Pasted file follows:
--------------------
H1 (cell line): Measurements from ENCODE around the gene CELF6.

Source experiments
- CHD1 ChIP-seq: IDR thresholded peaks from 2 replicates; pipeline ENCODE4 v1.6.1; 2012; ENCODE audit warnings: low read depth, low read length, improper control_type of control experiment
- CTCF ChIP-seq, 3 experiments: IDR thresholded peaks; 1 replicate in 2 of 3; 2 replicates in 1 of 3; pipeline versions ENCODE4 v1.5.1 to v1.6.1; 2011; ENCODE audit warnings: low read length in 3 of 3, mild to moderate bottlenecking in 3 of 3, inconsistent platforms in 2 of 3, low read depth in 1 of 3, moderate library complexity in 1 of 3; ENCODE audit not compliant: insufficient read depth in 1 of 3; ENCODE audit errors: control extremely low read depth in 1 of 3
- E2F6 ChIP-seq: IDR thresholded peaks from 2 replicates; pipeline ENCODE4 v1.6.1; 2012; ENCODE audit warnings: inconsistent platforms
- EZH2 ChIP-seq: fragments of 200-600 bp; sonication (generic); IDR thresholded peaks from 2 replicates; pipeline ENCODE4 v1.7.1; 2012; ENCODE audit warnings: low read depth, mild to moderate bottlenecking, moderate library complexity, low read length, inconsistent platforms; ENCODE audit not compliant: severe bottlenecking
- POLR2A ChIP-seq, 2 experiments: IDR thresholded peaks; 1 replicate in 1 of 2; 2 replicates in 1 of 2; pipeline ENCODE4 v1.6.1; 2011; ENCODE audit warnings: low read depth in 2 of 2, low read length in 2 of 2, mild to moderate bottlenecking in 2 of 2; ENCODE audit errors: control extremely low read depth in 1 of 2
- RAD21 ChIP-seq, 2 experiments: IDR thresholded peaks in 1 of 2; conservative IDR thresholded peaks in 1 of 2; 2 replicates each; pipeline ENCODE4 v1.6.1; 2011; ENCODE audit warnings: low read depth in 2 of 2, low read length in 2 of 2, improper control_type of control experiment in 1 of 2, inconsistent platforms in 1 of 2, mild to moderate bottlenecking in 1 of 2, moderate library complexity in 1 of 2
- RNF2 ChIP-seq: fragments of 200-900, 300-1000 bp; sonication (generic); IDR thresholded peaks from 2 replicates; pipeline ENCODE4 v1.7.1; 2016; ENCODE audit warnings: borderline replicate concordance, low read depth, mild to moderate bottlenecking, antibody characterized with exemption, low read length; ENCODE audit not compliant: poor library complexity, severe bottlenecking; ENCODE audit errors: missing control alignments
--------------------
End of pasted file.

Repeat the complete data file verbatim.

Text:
H1 (cell line): Measurements from ENCODE around the gene CELF6.

Source experiments
- CHD1 ChIP-seq: IDR thresholded peaks from 2 replicates; pipeline ENCODE4 v1.6.1; 2012; ENCODE audit warnings: low read depth, low read length, improper control_type of control experiment
- CTCF ChIP-seq, 3 experiments: IDR thresholded peaks; 1 replicate in 2 of 3; 2 replicates in 1 of 3; pipeline versions ENCODE4 v1.5.1 to v1.6.1; 2011; ENCODE audit warnings: low read length in 3 of 3, mild to moderate bottlenecking in 3 of 3, inconsistent platforms in 2 of 3, low read depth in 1 of 3, moderate library complexity in 1 of 3; ENCODE audit not compliant: insufficient read depth in 1 of 3; ENCODE audit errors: control extremely low read depth in 1 of 3
- E2F6 ChIP-seq: IDR thresholded peaks from 2 replicates; pipeline ENCODE4 v1.6.1; 2012; ENCODE audit warnings: inconsistent platforms
- EZH2 ChIP-seq: fragments of 200-600 bp; sonication (generic); IDR thresholded peaks from 2 replicates; pipeline ENCODE4 v1.7.1; 2012; ENCODE audit warnings: low read depth, mild to moderate bottlenecking, moderate library complexity, low read length, inconsistent platforms; ENCODE audit not compliant: severe bottlenecking
- POLR2A ChIP-seq, 2 experiments: IDR thresholded peaks; 1 replicate in 1 of 2; 2 replicates in 1 of 2; pipeline ENCODE4 v1.6.1; 2011; ENCODE audit warnings: low read depth in 2 of 2, low read length in 2 of 2, mild to moderate bottlenecking in 2 of 2; ENCODE audit errors: control extremely low read depth in 1 of 2
- RAD21 ChIP-seq, 2 experiments: IDR thresholded peaks in 1 of 2; conservative IDR thresholded peaks in 1 of 2; 2 replicates each; pipeline ENCODE4 v1.6.1; 2011; ENCODE audit warnings: low read depth in 2 of 2, low read length in 2 of 2, improper control_type of control experiment in 1 of 2, inconsistent platforms in 1 of 2, mild to moderate bottlenecking in 1 of 2, moderate library complexity in 1 of 2
- RNF2 ChIP-seq: fragments of 200-900, 300-1000 bp; sonication (generic); IDR thresholded peaks from 2 replicates; pipeline ENCODE4 v1.7.1; 2016; ENCODE audit warnings: borderline replicate concordance, low read depth, mild to moderate bottlenecking, antibody characterized with exemption, low read length; ENCODE audit not compliant: poor library complexity, severe bottlenecking; ENCODE audit errors: missing control alignments